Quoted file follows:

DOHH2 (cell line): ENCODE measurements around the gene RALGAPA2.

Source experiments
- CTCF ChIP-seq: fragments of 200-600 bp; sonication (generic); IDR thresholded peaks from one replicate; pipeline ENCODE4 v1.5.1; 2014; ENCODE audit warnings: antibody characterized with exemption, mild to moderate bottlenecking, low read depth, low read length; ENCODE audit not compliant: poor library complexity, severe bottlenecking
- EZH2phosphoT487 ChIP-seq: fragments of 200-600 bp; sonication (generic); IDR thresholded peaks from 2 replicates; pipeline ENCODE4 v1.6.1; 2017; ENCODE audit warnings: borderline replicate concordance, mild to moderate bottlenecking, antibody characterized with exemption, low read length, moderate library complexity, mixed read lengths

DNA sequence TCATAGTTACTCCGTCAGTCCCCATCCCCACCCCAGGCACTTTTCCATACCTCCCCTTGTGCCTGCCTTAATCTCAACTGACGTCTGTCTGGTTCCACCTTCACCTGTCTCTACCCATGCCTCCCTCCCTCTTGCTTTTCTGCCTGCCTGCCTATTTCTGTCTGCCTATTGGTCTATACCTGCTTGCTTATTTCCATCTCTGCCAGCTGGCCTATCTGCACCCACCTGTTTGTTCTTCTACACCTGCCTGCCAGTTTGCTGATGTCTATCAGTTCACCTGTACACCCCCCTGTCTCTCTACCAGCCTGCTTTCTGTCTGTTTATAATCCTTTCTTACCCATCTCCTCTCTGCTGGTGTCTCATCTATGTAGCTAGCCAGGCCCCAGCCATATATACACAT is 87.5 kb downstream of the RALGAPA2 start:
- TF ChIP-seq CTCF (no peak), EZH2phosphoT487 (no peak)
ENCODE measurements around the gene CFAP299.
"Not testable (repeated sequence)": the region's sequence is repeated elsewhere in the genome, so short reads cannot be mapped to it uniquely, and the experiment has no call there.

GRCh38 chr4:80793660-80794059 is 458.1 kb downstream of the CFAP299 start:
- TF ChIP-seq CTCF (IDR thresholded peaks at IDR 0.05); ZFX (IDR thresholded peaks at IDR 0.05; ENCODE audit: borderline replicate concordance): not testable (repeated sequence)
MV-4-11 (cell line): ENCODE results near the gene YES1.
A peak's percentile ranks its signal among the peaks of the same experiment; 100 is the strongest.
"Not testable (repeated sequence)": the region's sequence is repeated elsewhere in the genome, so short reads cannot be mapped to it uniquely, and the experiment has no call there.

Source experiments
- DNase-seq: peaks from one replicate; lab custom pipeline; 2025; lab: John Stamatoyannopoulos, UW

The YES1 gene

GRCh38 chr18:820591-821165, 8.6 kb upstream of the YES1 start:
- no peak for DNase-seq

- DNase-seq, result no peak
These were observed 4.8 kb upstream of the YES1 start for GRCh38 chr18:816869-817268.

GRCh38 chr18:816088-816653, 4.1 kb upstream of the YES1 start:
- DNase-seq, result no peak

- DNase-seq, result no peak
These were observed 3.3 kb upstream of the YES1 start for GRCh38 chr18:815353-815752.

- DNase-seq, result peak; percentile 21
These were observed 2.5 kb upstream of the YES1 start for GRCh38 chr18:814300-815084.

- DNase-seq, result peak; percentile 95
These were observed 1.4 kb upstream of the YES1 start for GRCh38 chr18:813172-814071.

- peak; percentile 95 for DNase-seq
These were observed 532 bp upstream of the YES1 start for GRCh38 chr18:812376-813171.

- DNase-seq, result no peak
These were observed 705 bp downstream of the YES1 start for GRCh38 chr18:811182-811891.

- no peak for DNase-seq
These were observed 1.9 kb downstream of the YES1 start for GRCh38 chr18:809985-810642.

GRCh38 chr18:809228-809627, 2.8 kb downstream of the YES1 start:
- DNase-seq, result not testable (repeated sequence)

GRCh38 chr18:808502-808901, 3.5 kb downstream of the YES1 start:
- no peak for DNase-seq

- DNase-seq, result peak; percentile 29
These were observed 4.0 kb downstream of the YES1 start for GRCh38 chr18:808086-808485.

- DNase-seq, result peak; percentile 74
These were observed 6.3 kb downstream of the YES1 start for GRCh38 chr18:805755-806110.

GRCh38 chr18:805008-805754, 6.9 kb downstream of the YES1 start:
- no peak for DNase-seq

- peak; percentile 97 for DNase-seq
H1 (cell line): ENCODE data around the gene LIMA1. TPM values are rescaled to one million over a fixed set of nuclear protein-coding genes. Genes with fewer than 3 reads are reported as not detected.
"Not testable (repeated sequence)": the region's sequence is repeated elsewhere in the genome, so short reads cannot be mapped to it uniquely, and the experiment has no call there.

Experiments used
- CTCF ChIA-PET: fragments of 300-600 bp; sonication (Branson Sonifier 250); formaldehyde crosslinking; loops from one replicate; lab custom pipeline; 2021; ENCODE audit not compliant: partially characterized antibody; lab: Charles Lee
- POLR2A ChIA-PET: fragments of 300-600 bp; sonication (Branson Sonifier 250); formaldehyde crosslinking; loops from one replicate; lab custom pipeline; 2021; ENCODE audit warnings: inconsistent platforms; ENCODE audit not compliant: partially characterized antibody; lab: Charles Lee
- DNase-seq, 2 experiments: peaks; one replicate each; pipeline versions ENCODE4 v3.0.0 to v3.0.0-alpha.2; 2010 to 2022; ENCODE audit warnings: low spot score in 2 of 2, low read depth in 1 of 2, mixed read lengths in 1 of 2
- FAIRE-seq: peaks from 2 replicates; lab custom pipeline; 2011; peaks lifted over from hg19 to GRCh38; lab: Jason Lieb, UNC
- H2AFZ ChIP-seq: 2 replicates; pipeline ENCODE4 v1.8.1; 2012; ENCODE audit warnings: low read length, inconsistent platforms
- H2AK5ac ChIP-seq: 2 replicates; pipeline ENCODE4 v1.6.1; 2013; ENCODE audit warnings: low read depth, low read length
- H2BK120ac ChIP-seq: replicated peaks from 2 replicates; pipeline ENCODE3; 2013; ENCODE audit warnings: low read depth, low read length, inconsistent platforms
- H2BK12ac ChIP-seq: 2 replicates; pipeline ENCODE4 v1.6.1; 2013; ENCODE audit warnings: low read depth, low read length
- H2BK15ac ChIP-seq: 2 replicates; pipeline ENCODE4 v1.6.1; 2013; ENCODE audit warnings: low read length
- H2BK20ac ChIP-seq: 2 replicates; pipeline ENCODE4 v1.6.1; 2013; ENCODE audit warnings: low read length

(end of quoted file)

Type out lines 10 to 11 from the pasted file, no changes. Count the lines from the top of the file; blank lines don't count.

- TF ChIP-seq CTCF (IDR thresholded peaks at IDR 0.05); ZFX (IDR thresholded peaks at IDR 0.05; ENCODE audit: borderline replicate concordance): not testable (repeated sequence)
MV-4-11 (cell line): ENCODE results near the gene YES1.